• Societal: leaders were heavily engaged with health services and government, trying to ascertain what their organisations could do to help society. Communicating far more with the outside world, albeit virtually, they were in the company of like-minded leaders, sharing a common purpose. 

However, in 2021, the intense communication with external stakeholders and peers seemed to be decreasing as leaders turned their attention inwards. While ambitions for sustainability, mental health and wellbeing, diversity and inclusion, and community and levelling up remained, the response to community and broader economic or social agendas had changed. The need to keep the business afloat while transitioning out of lockdown meant that internal ‘responsible’ issues still received attention, but engagement with the community beyond the organisation’s boundary was often not as overt.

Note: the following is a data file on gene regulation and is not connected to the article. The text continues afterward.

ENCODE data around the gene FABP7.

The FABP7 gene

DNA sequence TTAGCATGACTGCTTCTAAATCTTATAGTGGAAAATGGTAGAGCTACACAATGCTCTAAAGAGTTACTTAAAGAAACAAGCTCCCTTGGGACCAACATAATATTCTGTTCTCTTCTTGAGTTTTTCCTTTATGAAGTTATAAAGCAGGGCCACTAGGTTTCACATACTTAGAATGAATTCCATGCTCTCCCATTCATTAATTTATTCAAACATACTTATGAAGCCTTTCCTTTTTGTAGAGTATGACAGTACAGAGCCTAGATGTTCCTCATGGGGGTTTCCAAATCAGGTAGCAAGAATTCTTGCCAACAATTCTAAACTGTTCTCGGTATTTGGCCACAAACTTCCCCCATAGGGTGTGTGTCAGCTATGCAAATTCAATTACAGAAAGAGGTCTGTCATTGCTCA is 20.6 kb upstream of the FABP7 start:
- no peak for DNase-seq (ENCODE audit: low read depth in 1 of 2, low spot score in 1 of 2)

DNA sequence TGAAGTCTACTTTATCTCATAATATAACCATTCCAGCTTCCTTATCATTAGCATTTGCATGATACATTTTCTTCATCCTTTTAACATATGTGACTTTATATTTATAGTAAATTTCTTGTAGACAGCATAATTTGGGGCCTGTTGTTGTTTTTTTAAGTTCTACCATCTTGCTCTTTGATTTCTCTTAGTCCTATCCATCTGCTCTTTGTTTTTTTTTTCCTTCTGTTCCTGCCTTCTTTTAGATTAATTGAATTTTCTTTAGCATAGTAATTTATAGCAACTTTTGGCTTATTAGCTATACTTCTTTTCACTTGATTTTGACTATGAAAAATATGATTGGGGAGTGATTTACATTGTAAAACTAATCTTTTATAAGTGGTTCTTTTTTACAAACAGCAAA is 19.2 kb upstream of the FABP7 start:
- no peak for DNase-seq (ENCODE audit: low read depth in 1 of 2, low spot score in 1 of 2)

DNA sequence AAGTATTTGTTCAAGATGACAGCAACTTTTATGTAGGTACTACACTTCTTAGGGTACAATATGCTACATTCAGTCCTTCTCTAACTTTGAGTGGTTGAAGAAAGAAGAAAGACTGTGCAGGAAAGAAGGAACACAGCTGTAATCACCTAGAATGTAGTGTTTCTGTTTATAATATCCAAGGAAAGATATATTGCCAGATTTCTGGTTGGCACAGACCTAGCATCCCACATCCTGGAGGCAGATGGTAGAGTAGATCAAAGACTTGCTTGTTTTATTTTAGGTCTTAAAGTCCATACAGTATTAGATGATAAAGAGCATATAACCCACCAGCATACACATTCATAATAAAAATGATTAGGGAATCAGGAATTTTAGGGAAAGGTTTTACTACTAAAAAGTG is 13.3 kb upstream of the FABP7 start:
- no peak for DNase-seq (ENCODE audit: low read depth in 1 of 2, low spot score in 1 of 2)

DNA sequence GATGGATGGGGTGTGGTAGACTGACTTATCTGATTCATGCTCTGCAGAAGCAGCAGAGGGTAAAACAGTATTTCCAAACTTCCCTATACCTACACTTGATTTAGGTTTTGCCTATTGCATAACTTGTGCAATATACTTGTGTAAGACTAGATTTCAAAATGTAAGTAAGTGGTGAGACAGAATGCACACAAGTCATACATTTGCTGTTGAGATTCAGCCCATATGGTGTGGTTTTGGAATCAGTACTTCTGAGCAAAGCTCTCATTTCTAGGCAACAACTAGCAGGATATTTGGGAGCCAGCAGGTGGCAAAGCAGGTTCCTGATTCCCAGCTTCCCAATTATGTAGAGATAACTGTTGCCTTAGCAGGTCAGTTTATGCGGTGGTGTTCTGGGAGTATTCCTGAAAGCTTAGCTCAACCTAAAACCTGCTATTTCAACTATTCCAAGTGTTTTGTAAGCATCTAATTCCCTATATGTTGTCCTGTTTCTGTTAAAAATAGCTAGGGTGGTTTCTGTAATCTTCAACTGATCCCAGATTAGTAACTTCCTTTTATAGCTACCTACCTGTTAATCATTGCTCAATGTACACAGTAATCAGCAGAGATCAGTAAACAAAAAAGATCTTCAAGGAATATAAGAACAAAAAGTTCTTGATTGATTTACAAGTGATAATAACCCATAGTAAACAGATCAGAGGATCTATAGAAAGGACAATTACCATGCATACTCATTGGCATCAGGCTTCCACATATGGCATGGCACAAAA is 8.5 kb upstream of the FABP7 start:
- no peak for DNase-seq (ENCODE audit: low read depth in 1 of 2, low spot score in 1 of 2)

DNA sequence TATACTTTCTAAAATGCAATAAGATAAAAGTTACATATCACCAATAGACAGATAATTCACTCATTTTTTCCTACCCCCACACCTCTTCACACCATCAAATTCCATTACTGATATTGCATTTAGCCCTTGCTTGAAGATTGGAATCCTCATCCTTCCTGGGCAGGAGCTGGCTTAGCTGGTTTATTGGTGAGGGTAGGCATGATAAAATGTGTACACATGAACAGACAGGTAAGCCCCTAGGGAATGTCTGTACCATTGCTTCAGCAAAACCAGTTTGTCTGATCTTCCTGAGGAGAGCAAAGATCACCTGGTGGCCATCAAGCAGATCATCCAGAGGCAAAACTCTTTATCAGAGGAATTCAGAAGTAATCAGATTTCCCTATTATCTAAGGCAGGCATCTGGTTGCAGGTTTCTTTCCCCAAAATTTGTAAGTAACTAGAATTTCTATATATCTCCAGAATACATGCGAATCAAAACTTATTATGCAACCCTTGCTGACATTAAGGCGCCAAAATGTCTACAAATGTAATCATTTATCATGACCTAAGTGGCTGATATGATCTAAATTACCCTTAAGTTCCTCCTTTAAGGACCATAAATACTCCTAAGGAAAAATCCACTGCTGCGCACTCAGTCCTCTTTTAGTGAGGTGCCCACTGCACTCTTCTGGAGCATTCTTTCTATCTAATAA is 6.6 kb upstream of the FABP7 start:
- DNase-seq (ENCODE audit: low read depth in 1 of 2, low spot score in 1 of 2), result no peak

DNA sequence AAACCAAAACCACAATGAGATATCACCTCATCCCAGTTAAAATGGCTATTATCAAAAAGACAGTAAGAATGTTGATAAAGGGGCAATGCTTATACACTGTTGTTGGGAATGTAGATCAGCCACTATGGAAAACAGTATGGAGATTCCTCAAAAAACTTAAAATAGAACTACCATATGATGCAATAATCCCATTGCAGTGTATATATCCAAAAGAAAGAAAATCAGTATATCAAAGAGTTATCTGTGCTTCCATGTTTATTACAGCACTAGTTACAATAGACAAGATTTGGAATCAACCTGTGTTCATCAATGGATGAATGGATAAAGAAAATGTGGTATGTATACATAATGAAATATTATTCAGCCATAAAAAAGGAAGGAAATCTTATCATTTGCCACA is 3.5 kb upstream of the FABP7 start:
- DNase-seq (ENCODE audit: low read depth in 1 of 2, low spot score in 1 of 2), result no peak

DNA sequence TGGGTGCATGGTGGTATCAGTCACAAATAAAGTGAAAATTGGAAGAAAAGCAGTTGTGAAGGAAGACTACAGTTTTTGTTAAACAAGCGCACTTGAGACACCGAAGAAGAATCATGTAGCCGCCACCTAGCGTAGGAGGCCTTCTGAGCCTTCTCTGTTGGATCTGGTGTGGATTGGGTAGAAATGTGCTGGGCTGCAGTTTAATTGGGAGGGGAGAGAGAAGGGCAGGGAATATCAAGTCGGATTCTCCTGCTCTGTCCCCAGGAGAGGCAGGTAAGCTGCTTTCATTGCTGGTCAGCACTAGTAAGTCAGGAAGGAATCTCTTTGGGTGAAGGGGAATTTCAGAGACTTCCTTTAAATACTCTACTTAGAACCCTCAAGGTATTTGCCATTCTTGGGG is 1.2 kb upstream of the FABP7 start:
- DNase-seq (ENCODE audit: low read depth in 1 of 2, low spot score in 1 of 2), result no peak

Stakeholder expectations of responsible leadership

The pandemic has changed the expectations of our various stakeholders, which influences how we now define responsible leadership. These include:

  • impatience about the pace of change in areas of sustainability and diversity and inclusion: through COVID-19, people saw the extent of transformational change that can be achieved when necessary and are now questioning why the same pressure cannot be applied to other areas

  • the call for greater justice and fairness, amplified through the discontent over post- COVID-19 pay rewards for frontline workers

  • a glimpse of a less hierarchical form of organisation, a humbler approach to leadership, with more visibility, empathy and accessibility to senior teams